In recent years, the 64-year-old soprano has drifted away from the core classical music repertoire, while also remaining cagey on the subject of retirement. She’s starred on Broadway, recorded the music of Björk and Death Cab for Cutie, and recently ventured back to the Met for the world premiere of The Hours by Kevin Puts.

When I last heard Fleming in recital, at Philadelphia’s Verizon Hall in 2017, the program toggled between opera arias, pop songs, and standards. Between numbers, she chatted with the audience, often reaching for a microphone secreted inside the belly of the piano. To call it a concert would probably be more accurate and appropriate.

By contrast, her evening in the Stern Auditorium featured the kind of set list you compile when you want to remind your audience that you’re a serious artist. Although Fleming exudes an effortlessly warm personality, and her adoring audience feels a natural connection going both ways, she kept direct engagement to an absolute minimum. Aside from announcing her encore—Schubert’s Ave Maria, rendered with touching simplicity—the only time she spoke was to apologize for entering the stage too early, accidentally robbing her accompanist, Evgeny Kissin, of a solo moment at the piano.

The printed program included more selections by Schubert, alongside Rachmaninov, Liszt and Duparc. Kissin, luxuriously cast as the second fiddle, was given his own musical interludes at the keyboard. The evening confirmed the remarkable preservation of Fleming’s voice and often played to her interpretive strengths, though without entirely banishing all of her self-indulgent characteristics.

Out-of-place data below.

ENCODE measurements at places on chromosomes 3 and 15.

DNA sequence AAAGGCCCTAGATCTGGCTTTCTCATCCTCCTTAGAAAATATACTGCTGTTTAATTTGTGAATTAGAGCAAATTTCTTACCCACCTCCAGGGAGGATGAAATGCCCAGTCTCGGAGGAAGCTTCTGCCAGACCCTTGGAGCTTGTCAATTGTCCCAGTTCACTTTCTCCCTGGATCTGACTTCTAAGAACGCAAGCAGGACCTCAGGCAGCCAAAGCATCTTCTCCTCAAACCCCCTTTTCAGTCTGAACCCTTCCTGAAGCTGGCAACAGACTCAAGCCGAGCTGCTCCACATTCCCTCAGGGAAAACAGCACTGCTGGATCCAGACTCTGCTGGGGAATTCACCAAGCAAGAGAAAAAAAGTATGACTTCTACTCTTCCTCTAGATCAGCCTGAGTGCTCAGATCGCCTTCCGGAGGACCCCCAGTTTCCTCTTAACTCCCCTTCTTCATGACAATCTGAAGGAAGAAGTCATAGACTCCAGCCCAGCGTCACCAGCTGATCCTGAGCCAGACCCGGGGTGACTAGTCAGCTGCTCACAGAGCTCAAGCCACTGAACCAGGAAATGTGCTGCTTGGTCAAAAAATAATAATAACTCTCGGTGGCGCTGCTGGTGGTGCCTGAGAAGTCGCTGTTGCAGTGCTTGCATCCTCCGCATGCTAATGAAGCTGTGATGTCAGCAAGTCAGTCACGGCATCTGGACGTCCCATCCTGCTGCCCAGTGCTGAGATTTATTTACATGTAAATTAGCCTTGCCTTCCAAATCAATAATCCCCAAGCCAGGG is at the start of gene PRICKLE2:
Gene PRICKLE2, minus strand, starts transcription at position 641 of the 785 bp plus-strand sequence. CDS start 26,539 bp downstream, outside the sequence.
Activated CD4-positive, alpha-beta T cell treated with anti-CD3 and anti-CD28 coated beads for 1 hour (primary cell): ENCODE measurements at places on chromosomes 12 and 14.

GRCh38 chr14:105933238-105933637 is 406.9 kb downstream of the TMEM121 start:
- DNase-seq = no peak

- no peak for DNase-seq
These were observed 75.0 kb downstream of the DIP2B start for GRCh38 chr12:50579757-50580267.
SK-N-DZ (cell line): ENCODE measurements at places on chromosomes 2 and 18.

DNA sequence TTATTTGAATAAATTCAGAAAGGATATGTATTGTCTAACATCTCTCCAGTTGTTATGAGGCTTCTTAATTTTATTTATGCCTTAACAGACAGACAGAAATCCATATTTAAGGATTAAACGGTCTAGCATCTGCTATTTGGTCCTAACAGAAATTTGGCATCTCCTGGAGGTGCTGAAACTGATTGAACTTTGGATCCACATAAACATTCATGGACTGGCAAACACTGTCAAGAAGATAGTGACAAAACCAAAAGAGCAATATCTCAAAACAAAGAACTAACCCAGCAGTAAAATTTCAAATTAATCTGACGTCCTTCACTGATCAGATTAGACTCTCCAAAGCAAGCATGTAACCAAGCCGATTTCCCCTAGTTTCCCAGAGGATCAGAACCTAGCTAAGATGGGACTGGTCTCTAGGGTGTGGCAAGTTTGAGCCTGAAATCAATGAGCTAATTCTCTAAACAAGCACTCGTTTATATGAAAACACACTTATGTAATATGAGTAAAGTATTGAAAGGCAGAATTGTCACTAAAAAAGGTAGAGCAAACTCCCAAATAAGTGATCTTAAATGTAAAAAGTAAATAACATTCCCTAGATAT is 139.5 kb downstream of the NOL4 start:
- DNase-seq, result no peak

Fleming relished the deeply romantic moods of Schubert’s Suleika I and Nur wer die Sehnsucht kennt, the fourth Lied der Mignon. I worried that amplitude might be a problem in the opening phrases of the former song, but Fleming quickly turned up the volume without pushing too hard, and she remained perfectly audible for the rest of the evening. But the playful staccato rhythm of Die Vögel and the galloping melody of Rastlose Liebe tested her dexterity, and her attempts to be funny sometimes came across as twee.

Liszt’s Über allen Gipfeln ist Ruh’ was performed with a contemplative stillness, and in Im Rhein, in schönen Strome, both Fleming and Kissin mirrored the sound of a babbling brook with their instruments. Although Fleming did not luxuriate in pianissimo high notes as she once might have, she showed no trouble floating them, and an unfamiliar listening could easily assume that her voice belongs to a woman fifteen years younger.

Two later Liszt selections, S’il est un charmant gazon and Oh ! Quand je dors, sounded curiously bland. They were paired with Duparc’s Extase, in which Fleming demonstrated the pleasant warmth of her middle voice, and Le manoir de Rosemonde, which was infused with genuine tension.

Kissin and Fleming each offered their own interpretation of Rachmaninov’s Lilacs—his a richly colored solo piano transcription, hers a beautiful but somewhat blank rendition of the original song. She seemed more comfortable with the feel-good energy of A Dream, which found her hazily leaning against the lip of the piano as the song reached its climax, almost like a jazz singer in a smoky nightclub.

When Kissin took center stage alone, you realized just how much value he contributed to the evening’s musical virtues. His unflaggingly beautiful tone, free employment of rubato, and peerless sense of line seem to come from another age. Liszt’s Sposalizio built in tension from a tender opening trill that resembled church bells to the passionate release of the finale. Spritely charm characterized the same composer’s Valse oubliée. He brought an improvisatory feeling to the Mélodie and Sérénade from Rachmaninov’s Morceaux de fantasie.

The next steps of Fleming’s career remain somewhat unclear. She canceled an opportunity to revisit one of her signature roles, Verdi’s Desdemona, with the Metropolitan Orchestra later this month, though she’ll return to the Met proper next spring in a revival of The Hours. She recently debuted Pat Nixon in Paris to strong reviews. No doubt she will continue to dip her toes into the waters of classical crossover. But the Carnegie recital confirmed that whatever path she takes, she still has more to give her clearly adoring public.

Photos: ©2023 Chris Lee